Monthly Archive for July, 2005

Pretty Fly for a Siew Mai

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My friend Kelvin was finishing up the last Siew Mai (delicious pork dumpling) from our Dim Sum lunch and in his boredom he decided to dissect his food before eating. To our “delight”, we found a little prize in every pack. Ain’t that pretty fly for a siew mai? :P

Today’s Links (Flipsides of Singapore’s Blogosphere)

The Flipsides of Singapore's Blogosphere

  • Tabloid Times RAWKS!
    A pretty awesome blog that covers the Singaporean blog-celebrities scene… mercilessly tells all, includes unconfirmed photos of infamous, anonymous bloggers. It’s The National Enquirer for SG Blogosphere… Keywords: blogs, media, singapore, social, trends
  • ????
    Sister FuRong JieJie blogs with a thick-skin… something about men finding her so "beauty" that they faint on sight and about Xiaxue being all "photoshop beauty" only. A definite must read!! Keywords: blogs, china, funny, singapore
  • "Whorshipping" Xiaxue (NSFW)
    The blog sez: Why are you “whorshipping” the ground she blogs on? It’s hate blog targeted at blog-celebrities with slanderous text and revealing photos to look at. Hated, but more racy than TabloidTimes. At the rate Singapore bloggers are getting attention from the media, this was bound to happen. Step right up! Time to pick your fight! Keywords: blogs, hate, singapore
  • Poser Nation
    A Singapore-based political blog run by three anonymous contributors covering the off-beaten tracks of easten and western politics Keywords: blogs, politics, singapore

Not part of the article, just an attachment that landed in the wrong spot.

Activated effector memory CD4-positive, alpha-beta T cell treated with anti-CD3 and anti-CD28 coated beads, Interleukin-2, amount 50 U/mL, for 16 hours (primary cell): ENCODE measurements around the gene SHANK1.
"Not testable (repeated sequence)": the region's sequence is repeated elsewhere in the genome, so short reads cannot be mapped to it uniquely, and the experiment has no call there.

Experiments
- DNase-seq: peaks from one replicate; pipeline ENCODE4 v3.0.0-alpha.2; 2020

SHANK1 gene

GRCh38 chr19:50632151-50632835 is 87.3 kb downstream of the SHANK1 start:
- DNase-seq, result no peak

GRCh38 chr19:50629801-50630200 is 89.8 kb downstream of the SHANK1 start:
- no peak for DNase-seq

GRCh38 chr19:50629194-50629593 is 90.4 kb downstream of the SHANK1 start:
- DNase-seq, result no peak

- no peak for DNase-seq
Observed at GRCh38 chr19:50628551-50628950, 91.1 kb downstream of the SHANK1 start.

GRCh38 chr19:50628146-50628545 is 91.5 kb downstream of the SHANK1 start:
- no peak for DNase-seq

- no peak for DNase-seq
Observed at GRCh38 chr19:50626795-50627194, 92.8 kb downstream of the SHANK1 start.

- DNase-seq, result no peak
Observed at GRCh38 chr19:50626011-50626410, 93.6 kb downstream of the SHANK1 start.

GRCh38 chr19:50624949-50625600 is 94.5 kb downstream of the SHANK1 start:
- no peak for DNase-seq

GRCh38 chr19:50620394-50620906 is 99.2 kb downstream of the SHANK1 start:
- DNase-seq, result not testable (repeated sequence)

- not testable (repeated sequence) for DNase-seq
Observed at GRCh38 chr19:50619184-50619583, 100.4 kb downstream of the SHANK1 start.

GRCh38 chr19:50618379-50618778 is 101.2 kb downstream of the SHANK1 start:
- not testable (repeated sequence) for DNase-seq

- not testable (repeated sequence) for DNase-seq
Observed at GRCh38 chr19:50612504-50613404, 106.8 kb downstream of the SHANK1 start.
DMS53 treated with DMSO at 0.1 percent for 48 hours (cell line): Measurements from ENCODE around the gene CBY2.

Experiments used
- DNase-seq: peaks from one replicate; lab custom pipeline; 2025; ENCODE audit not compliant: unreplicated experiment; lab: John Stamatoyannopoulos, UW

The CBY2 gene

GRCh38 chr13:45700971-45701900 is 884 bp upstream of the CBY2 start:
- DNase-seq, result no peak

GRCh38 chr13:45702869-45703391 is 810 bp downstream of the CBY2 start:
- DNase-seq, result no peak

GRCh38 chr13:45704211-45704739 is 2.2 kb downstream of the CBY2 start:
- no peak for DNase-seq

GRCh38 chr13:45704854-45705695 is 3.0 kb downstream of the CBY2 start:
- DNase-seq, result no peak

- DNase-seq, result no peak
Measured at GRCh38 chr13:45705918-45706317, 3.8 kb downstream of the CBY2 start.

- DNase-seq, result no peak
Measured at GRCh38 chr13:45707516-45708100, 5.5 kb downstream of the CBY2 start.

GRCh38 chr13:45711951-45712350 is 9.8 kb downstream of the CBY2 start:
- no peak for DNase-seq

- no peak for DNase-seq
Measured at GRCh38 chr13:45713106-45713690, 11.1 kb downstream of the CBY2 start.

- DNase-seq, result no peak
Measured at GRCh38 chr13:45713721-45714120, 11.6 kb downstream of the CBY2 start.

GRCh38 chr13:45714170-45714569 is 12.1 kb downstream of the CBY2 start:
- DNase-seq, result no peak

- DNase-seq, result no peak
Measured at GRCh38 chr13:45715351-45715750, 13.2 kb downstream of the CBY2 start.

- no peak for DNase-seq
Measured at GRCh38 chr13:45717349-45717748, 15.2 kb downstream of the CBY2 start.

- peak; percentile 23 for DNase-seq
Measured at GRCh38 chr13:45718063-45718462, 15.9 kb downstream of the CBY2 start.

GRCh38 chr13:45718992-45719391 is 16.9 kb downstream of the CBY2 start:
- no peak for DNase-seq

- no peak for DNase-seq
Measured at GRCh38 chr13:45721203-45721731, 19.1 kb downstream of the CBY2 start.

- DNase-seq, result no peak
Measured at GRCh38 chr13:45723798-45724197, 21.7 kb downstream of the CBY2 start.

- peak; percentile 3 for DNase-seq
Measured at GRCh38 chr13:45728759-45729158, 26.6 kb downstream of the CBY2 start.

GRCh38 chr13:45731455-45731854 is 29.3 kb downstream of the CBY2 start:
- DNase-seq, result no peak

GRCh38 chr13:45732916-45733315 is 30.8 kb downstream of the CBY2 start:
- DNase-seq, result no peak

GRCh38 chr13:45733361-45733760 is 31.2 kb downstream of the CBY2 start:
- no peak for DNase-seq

• SingaporeRebel’s Blog
    Martyn See defines the "OB Markers for Singapore Filmmakers" with his controversial film and now, his blog. Keywords: blogs, film, politics, singapore
  • Singabloodypore
    Godfather of Singapore Politics online, Steven Mcdermott’s infamous political blog from which he declared the Singapore blogosphere as "infantile". Almost every bloggers replied in kind, but showed that being funny was a serious matter. Keywords: blogs, politics, singapore

Name the Care Bear in this photo!

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No, my blog hasn’t been hacked. A thousand apologies if my close-up pictures cause a sudden loss of appetite. It’s just that my wonderful girlfriend (the one and only Penny) decided to go nuts while mowing my lawn cutting my hair… She made me look “punk”. We both laughed and agreed that it looked like a Care Bear we once saw in a movie… so here it is. Anyone know this Care Bear’s name?